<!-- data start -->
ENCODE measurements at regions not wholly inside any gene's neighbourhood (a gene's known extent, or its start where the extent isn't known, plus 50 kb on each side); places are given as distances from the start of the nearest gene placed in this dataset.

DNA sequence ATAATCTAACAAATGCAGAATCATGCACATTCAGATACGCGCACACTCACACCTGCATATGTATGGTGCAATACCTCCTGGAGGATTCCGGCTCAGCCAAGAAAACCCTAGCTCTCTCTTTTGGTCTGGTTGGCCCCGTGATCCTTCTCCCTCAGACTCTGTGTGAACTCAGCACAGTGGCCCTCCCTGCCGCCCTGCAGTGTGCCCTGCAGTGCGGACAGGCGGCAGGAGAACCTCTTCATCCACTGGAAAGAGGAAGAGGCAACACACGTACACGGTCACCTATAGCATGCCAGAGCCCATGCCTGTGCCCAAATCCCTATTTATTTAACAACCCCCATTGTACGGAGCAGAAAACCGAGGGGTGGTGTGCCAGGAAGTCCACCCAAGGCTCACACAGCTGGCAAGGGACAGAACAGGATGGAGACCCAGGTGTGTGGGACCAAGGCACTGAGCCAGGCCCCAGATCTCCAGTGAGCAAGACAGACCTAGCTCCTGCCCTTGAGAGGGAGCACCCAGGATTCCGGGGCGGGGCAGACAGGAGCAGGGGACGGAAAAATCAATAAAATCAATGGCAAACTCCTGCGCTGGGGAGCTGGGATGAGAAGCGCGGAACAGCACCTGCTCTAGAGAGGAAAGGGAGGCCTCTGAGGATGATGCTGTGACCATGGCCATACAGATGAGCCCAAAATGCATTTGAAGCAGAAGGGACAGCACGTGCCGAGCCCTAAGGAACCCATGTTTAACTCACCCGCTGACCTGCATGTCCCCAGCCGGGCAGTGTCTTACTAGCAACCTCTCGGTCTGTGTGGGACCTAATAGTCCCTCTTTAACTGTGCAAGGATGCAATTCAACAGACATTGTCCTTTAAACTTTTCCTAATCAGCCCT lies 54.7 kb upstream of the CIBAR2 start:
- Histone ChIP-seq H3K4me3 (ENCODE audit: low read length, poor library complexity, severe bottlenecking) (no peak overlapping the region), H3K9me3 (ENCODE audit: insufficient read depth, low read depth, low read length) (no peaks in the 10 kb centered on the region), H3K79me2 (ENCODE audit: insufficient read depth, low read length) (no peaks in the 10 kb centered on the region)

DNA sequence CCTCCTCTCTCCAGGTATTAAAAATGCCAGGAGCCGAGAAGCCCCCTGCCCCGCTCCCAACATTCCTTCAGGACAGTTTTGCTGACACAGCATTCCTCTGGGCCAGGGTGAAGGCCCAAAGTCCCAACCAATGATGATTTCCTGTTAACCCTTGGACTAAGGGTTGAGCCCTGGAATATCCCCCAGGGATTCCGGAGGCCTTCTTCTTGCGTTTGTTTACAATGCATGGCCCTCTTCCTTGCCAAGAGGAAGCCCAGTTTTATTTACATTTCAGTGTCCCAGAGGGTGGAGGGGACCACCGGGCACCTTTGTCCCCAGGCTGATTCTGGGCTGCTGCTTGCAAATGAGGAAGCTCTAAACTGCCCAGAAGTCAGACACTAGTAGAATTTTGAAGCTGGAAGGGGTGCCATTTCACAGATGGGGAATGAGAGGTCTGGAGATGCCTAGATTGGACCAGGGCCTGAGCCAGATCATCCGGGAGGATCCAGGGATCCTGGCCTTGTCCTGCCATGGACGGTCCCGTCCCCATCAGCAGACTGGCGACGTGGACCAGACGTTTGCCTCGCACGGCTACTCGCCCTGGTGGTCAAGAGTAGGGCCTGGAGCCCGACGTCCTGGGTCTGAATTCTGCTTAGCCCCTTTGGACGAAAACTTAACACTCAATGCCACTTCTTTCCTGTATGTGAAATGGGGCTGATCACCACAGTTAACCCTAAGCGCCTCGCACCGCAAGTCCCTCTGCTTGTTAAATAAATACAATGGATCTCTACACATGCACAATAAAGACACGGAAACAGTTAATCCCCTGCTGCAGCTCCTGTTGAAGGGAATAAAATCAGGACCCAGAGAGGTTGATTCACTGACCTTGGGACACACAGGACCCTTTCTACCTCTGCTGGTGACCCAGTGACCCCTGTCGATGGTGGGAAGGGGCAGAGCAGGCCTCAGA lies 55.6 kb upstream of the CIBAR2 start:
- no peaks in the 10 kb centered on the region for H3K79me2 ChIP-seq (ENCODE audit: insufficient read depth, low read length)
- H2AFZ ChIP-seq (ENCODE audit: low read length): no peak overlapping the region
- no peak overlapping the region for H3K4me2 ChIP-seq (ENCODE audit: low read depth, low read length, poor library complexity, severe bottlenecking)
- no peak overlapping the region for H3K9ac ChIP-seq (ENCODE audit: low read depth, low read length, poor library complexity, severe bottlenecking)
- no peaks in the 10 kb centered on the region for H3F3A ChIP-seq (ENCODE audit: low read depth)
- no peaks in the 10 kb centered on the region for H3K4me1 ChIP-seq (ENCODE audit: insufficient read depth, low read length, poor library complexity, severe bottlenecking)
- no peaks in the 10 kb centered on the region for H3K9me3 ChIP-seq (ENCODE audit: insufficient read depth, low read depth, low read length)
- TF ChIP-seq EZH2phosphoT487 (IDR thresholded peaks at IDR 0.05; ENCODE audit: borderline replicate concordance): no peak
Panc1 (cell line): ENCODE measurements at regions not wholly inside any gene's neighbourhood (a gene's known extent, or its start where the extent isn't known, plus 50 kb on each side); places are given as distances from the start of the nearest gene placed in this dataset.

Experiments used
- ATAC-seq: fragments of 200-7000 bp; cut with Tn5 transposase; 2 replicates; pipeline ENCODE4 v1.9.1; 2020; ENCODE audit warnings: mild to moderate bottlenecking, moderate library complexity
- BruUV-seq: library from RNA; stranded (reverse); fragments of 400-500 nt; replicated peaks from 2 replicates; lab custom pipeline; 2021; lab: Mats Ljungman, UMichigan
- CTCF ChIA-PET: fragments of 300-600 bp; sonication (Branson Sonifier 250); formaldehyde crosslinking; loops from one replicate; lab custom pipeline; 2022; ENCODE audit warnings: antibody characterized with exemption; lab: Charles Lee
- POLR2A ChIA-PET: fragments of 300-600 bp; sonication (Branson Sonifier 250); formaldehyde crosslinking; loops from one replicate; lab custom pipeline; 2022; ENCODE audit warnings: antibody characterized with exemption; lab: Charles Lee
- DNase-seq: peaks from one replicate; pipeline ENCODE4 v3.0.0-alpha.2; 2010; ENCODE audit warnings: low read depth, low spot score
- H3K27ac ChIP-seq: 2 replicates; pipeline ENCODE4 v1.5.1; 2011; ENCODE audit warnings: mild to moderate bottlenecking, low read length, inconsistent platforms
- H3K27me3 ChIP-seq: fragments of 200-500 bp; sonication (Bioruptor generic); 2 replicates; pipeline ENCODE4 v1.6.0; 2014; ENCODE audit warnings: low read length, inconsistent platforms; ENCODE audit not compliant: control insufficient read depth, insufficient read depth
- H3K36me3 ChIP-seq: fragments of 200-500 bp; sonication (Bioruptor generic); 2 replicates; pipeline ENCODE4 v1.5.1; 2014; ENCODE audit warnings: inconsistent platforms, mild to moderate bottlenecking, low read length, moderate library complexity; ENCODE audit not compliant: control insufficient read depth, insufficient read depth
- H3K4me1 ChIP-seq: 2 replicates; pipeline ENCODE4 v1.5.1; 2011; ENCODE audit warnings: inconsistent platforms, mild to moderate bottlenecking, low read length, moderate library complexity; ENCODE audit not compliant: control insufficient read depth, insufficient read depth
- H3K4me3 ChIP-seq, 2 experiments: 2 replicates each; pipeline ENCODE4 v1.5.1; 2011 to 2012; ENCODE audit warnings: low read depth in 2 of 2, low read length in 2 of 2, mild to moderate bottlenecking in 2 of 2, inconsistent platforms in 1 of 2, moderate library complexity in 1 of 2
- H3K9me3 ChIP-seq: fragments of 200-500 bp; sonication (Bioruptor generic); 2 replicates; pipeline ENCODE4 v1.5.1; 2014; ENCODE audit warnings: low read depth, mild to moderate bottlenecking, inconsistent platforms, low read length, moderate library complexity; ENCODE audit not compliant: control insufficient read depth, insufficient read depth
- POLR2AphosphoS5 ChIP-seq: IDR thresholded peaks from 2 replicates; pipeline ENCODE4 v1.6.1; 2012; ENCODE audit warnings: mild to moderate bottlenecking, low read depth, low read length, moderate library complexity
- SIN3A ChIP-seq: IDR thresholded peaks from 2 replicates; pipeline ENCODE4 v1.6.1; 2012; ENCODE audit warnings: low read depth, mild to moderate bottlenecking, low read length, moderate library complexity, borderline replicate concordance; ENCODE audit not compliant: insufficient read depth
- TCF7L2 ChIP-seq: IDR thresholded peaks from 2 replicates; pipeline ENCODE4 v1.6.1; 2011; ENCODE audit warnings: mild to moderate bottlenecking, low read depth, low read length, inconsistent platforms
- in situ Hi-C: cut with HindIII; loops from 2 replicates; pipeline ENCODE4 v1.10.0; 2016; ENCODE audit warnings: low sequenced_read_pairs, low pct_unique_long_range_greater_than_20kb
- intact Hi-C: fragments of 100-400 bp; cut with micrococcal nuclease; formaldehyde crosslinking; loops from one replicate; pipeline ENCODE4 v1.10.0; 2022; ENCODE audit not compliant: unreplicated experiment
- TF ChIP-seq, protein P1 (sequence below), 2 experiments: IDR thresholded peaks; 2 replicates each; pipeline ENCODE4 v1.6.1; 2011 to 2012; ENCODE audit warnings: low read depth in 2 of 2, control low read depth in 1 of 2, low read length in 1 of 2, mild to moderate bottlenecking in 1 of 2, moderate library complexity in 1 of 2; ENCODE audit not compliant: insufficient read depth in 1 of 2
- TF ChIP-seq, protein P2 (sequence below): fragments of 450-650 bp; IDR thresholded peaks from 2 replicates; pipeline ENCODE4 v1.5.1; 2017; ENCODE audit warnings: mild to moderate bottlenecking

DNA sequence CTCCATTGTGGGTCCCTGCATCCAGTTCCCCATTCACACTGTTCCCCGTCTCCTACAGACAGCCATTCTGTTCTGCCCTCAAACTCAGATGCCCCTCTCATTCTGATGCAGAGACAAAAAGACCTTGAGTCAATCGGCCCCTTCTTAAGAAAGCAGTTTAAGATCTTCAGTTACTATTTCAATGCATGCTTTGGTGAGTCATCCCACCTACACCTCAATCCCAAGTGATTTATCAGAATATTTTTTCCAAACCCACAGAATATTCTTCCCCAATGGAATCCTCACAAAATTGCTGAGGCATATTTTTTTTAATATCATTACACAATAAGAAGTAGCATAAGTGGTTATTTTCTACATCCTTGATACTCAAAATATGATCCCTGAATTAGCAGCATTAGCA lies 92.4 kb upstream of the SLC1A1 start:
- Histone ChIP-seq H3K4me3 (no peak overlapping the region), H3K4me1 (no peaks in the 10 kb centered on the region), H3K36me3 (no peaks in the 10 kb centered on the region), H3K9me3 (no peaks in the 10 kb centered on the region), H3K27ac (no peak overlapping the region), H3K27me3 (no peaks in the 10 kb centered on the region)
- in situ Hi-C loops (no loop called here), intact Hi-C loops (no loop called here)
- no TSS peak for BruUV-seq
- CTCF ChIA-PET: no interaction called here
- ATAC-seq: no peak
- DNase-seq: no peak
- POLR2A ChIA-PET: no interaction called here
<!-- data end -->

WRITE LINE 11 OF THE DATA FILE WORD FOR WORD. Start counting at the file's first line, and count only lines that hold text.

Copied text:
- no peaks in the 10 kb centered on the region for H3K9me3 ChIP-seq (ENCODE audit: insufficient read depth, low read depth, low read length)